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Hi:

I also have a "Pre 74" 444 Of course I panted it serviced the engine and the deck with new blades. even fixed the lights (thing looks and runs like new) Wouldn't you know it, the PTO hangs up (spins the fork with weak enguagement) I just want to know if anyone can tell me how to disasimble the PTO to get to the clutch. Can anyone help?
 

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archtop said:
Hi:

I also have a "Pre 74" 444 Of course I panted it serviced the engine and the deck with new blades. even fixed the lights (thing looks and runs like new) Wouldn't you know it, the PTO hangs up (spins the fork with weak enguagement) I just want to know if anyone can tell me how to disasimble the PTO to get to the clutch. Can anyone help?
On this site, we have a Technical Library that is easy to find. Go there, click on the Service Manuals and find the various clutch manuals. Reading those will tell you which clutch model you have and how to service it.
 

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Discussion Starter · #16 ·
My friction disc appears to be brand new (still has the orginal lateral sanding markes from original sizing). It pretty much is 1/4"+ thick at the outside diameter. The two flat machine screws which hold the clutch discs in place were damaged on the face of heads apparently due to contact with a rotating pulley face at some point in time.

Brand new machine screw head faces are flush with the engagement face of the clutch disc with no lockwasher in place. With lockwashers in place they are proud a couple of mm and therre appears to be only 2 or 3 mm of clearance between them. Without the lockwashers significantly more. Is this normal?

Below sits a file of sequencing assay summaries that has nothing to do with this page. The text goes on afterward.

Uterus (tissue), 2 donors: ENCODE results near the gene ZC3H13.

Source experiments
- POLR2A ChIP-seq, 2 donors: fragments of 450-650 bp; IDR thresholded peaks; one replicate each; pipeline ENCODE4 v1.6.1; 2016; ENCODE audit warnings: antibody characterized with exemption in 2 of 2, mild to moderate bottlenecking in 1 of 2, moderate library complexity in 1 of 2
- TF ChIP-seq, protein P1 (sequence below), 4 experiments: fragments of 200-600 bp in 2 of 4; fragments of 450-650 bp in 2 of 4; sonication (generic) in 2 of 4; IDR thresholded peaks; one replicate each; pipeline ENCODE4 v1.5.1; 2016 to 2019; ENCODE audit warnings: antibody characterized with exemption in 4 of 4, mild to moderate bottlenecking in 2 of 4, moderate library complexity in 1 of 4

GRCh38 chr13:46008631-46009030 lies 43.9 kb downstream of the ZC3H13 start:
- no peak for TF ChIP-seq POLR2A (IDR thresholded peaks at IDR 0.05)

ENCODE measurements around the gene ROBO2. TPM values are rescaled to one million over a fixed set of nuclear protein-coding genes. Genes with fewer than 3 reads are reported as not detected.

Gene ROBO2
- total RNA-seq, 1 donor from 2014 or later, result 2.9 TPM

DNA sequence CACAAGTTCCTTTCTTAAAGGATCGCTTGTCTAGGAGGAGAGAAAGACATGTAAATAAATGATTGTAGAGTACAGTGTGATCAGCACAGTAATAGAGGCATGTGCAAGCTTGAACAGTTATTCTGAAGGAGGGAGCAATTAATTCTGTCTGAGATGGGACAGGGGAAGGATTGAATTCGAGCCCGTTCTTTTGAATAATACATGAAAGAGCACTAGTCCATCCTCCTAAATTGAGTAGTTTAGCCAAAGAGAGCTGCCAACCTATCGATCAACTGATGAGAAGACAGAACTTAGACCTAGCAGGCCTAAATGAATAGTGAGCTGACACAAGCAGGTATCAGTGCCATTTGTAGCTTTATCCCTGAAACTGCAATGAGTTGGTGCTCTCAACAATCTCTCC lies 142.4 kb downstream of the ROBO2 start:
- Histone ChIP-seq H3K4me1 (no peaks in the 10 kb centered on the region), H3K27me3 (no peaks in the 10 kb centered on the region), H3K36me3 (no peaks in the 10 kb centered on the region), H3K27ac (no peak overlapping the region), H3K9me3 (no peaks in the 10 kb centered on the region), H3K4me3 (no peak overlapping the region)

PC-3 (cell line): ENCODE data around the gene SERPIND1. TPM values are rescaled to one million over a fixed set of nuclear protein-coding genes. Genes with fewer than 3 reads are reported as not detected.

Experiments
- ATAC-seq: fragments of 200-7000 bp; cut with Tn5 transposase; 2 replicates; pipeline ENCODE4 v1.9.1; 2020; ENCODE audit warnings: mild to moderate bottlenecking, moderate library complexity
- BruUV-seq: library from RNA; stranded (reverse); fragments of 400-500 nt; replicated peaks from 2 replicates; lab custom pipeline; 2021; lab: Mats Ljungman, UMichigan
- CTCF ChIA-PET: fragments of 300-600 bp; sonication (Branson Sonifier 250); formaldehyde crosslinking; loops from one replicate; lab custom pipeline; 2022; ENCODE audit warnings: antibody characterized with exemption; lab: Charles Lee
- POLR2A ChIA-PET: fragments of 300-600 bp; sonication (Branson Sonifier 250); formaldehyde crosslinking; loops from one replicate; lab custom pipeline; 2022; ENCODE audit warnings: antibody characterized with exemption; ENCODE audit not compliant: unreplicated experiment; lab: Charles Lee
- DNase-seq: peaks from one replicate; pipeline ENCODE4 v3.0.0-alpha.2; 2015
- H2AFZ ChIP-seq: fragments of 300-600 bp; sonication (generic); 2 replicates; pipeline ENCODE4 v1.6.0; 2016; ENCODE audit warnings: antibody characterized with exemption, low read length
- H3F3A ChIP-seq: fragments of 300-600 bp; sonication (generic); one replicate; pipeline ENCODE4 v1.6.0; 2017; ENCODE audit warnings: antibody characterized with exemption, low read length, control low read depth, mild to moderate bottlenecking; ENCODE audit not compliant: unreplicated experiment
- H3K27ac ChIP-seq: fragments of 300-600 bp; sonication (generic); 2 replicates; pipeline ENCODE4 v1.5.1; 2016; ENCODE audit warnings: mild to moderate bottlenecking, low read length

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The heads of the screws should be flush with the clutch plate surface. I seem to recall that some plates were not properly countersunk. I suppose also, that the screws and lockwashers you are using may be of a different manufacture that is causing the assembly to sit proud. I suggest that you use a rosebud and sink them a bit lower.
 

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Rockdog said:
This thing is beggin for an electric clutch.
You could not get me to put one of those POS electric clutches on my tractor even if you gave me the conversion parts at no cost.

Case, and then Ingersoll, used the tried and true mechanical clutch in various forms from 1966 to 1988 when Ingersoll was forced to abandon it.

Try and find replacement parts for an electric clutch. In most instance, that cannot be done because the clutch manufacturer does not offer replacement parts. Most electric clutches are assembled in a way that discourages any form of repair to them.

On the other hand, tractor owners can buy any part they need for the EZ clutch on an individual basis or in small packs when it comes to the shims and washers.

Most of the problems with the EZ clutch are due to ignorance. Owners do not know how to engage the clutch properly nor do they know how to carry out clutch adjustments or when those adjustments are needed,

In the long haul, the EZ clutch is far and away less costly than any electric clutch.

Aside from the argument about electric vs mechanical clutches.............you also have to take a few other things into consideration. Electric clutches draw heavy current when they are engaged. That means less current being available for auxiliary lighting and recharging the battery. As these clutches age, they often draw even more current that causes melting of connectors and damage to switches. And on ultra-rare occasions, they have been known to ruin engines due to searching for ground through the crank stub they are mounted on. This can cause arcing through the thin film of oil that separates the crankshaft from the bearings that spin on it and that arcing results in pitting of the polished bearing areas. This is a fairly uncommon happening but it can take place.